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Sun Times Feature Story

Dentistry Is A Necessity - Certainly Not A Luxury

• Regular dentist visits can do more than keep your smile attractive, they can tell dentists a lot about your overall health

    Regular dentist visits can do more than keep your smile attractive they can tell dentists a lot about your overall health, including whether or not you may be developing a disease like diabetes.
   New research suggests that the health of your mouth mirrors the condition of your body as a whole. For example, when your mouth is healthy, chances are your overall health is good, too. On the other hand, if you have poor oral health, you may have other health problems.
   Research also shows that good oral health may actually prevent certain diseases from occurring.

Gum disease and health
   According to the Academy of General Dentistry, there is a relationship between gum (periodontal) disease and health complications such as a stroke and heart disease. Women with gum disease also show higher incidences of pre-term, low birth-weight babies.
   Other research shows that more than 90 percent of all systemic diseases (diseases involving many organs or the whole body) have oral manifestations, including swollen gums, mouth ulcers, dry mouth and excessive gum problems. Such diseases include:
• Diabetes
• Leukemia
• Oral cancer
• Pancreatic cancer
• Heart disease
• Kidney disease

   Since most people have regular oral examinations, their dentist may be the first health care provider to diagnose a health problem in its early stages.

Poor oral health can lead to
   If you don’t take care of your teeth and gums, your poor oral hygiene can actually lead to other health problems, including:
• Oral and facial pain. According to the Office of the Surgeon General, this pain may be largely due to infection of the gums that support the teeth and can lead to tooth loss. Gingivitis, an early stage of gum disease, and advanced gum disease affect more than 75 percent of the U.S. population.
• Problems with the heart and other major organs. Mouth infections can affect major organs. For example, the heart and heart valves can become infalmed by bacterial endocarditis, a condition that affects people with heart disease or anyone with damaged heart tissue.
• Digestion problems. Digestion begins with physical and chemical processes in the mouth, and problems here can lead to intestinal failure, irritable bowel syndrome and other digestive disorders.

What Can You Do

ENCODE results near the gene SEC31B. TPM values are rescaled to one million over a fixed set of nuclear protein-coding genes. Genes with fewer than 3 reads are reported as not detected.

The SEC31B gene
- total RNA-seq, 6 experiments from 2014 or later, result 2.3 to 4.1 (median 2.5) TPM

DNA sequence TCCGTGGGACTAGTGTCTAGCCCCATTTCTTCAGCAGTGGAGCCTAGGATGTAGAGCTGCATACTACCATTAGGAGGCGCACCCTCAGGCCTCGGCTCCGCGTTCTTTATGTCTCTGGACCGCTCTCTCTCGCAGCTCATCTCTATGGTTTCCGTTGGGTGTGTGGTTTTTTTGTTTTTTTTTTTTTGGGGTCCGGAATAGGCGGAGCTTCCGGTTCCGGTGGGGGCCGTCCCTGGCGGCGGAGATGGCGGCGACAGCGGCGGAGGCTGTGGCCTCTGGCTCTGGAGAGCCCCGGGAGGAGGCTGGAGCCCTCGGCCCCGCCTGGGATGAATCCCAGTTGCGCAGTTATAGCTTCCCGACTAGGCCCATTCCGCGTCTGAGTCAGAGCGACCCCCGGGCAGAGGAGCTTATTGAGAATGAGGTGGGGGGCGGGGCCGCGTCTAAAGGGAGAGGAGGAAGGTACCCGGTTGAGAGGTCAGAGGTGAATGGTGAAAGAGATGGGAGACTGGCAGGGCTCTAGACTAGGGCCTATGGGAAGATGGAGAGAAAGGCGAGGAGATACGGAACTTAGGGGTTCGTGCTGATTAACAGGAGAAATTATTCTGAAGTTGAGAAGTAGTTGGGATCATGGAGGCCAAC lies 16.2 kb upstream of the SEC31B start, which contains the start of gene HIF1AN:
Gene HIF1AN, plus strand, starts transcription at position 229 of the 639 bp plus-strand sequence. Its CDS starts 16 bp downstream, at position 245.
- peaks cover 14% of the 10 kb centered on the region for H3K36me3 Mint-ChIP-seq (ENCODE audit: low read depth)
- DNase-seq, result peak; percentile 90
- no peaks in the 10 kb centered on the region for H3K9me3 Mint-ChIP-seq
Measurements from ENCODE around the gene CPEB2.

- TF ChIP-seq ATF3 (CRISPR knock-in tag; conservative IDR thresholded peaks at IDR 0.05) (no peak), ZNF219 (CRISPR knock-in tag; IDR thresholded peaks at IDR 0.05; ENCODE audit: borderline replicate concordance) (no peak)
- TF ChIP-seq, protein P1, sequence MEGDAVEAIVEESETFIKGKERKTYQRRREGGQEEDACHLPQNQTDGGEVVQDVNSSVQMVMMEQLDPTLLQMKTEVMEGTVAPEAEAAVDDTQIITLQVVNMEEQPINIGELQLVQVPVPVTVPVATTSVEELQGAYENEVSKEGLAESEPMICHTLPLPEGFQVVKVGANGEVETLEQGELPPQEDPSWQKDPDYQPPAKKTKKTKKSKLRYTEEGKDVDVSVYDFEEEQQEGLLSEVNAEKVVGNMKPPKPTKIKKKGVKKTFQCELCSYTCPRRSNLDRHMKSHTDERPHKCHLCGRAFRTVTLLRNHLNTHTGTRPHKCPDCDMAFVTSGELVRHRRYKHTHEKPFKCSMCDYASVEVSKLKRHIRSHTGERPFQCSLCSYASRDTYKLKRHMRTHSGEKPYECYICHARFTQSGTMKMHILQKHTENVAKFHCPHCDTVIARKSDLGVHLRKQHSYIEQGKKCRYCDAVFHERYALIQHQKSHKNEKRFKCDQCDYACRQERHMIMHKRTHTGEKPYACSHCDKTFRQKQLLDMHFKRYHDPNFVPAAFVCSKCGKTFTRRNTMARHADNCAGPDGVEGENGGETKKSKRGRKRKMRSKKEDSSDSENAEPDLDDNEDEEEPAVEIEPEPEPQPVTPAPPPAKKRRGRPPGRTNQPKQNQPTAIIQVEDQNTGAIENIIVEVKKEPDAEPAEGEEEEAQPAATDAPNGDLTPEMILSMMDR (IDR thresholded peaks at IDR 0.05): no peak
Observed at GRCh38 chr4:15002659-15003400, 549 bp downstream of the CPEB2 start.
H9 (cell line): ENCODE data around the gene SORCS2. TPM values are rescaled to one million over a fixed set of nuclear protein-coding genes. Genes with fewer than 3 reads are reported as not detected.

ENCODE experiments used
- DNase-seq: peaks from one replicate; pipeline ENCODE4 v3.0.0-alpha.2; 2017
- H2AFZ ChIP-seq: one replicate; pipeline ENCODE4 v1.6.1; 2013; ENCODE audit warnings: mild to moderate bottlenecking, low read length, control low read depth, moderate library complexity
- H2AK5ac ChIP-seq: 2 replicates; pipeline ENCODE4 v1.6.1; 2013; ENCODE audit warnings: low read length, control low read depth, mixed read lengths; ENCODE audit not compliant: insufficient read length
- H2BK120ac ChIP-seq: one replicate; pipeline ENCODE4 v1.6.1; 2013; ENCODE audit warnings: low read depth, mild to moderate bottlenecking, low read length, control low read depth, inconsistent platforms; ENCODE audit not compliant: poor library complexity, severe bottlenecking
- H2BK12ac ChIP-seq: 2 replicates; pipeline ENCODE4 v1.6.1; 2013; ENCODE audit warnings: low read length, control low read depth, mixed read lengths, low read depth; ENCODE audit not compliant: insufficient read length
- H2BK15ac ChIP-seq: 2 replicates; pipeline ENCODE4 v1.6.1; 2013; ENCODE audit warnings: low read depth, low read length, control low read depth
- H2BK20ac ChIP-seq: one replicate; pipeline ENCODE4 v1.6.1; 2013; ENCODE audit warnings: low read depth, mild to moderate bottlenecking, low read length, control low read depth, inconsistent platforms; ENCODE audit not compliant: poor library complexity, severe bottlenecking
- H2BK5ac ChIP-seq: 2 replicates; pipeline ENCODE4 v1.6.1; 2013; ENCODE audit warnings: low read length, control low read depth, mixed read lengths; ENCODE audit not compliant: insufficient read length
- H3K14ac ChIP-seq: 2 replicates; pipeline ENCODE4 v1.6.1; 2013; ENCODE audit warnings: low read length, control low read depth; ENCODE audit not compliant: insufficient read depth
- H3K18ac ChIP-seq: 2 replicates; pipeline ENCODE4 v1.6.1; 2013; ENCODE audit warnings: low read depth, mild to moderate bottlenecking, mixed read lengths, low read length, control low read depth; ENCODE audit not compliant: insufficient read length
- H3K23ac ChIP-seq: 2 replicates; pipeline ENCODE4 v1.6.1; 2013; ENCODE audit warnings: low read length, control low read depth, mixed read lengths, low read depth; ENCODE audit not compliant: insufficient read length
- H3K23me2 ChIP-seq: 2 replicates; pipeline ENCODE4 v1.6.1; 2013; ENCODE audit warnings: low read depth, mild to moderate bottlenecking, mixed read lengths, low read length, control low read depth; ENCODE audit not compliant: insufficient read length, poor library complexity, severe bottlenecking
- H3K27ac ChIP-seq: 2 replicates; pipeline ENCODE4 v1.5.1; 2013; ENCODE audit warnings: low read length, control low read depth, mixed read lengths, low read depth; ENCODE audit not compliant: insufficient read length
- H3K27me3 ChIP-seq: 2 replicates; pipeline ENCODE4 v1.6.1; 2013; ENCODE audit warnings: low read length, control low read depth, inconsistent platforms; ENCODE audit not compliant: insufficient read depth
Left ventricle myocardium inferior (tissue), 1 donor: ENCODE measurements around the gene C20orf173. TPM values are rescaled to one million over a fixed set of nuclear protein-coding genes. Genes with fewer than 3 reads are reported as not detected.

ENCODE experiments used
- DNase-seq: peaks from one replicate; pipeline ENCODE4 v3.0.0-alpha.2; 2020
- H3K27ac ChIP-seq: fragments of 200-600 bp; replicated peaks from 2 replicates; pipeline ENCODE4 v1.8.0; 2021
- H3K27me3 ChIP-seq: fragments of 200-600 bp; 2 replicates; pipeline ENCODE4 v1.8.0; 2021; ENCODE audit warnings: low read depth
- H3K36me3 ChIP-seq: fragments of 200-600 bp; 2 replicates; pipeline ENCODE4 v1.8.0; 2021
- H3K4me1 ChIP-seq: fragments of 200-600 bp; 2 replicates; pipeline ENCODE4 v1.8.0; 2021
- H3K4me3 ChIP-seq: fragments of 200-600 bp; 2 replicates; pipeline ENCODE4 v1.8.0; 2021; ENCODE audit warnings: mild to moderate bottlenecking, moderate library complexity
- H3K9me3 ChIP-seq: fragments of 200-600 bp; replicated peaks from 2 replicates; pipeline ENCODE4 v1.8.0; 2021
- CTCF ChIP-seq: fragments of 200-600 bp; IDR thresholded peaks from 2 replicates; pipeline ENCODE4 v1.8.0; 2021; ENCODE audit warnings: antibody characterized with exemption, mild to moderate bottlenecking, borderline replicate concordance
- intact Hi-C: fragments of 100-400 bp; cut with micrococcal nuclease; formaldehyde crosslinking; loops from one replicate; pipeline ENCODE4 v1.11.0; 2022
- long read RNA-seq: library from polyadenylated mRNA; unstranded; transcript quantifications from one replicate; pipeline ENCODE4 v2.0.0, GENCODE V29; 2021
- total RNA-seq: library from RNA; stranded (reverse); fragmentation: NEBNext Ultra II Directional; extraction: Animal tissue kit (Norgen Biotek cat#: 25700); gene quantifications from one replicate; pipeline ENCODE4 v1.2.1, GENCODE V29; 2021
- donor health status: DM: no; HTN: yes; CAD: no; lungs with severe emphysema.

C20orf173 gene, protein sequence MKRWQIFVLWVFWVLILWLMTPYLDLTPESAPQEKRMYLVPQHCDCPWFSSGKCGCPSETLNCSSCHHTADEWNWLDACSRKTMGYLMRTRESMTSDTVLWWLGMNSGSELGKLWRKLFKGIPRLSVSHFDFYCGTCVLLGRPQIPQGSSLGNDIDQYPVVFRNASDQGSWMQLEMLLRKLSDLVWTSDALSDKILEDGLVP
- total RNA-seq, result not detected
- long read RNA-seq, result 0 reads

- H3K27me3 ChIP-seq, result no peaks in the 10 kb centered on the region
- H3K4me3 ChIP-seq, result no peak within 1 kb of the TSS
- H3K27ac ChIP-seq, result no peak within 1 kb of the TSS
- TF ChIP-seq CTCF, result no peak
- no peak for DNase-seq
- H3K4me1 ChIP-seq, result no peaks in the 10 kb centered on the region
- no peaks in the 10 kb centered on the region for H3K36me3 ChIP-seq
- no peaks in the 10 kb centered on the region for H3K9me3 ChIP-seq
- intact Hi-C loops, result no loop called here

After understanding potential oral manifestations it is essential to learn the general guidelines promoted by the American Dental Association as a preventative measure associated with good oral health.
1. Brushing your teeth
Good brushing should take a minimum of two minutes and should involve brushing in a circular motion, working your way from one side of the mouth to the another, keeping in mind to pay attention to certain neglected areas such as the very back teeth and your tongue. Dentists recommend using soft bristle brushes and toothpaste that contain fluoride.
2. Floss regularly
It is recommended that individuals floss on a regular basis after meals and before brushing their teeth, The proper way to floss is to push the floss gently between your teeth to the gum to loosen debris your toothbrush cannot reach. When you begin flossing, you may experience light bleeding which will fade once your gums get used to the flossing process.
3. Mouthwash
Using a mouthwash that contains fluoride at least twice a day is a good preventative measure that kills bacteria responsible for the plaque that causes cavities and gum disease.
4. Dental visits
Regular dental visits about every six months are crucial to early identification of potential problems that could develop into more serious problems.
   One can never underestimate the importance of proper dental care and tooth brushing for good health. Truly poor dental care can lead to lost teeth or poor dentition, which may make it difficult to eat. That leads to poor nutrition.
  Mediocre dental care can lead to plaque. Plaque irritates the gum to the point that it bleeds. This allows microscopic amounts of bacteria to enter the bloodstream. The presence of plaque and tooth decay has been noted to increase the risk of cardiovascular disease and make diabetes more difficult to control.
  Good dental care can improve your health. Tips to avoid dental problems include brushing your teeth three times a day, eat foods that contain less sugar, and avoid or drink fewer soft drinks and carbonated beverages. See your dentist yearly. Have your teeth cleaned by the hygienist twice a year.
   Call us today to help you have better oral health!

   Remember your smile is a phone call away!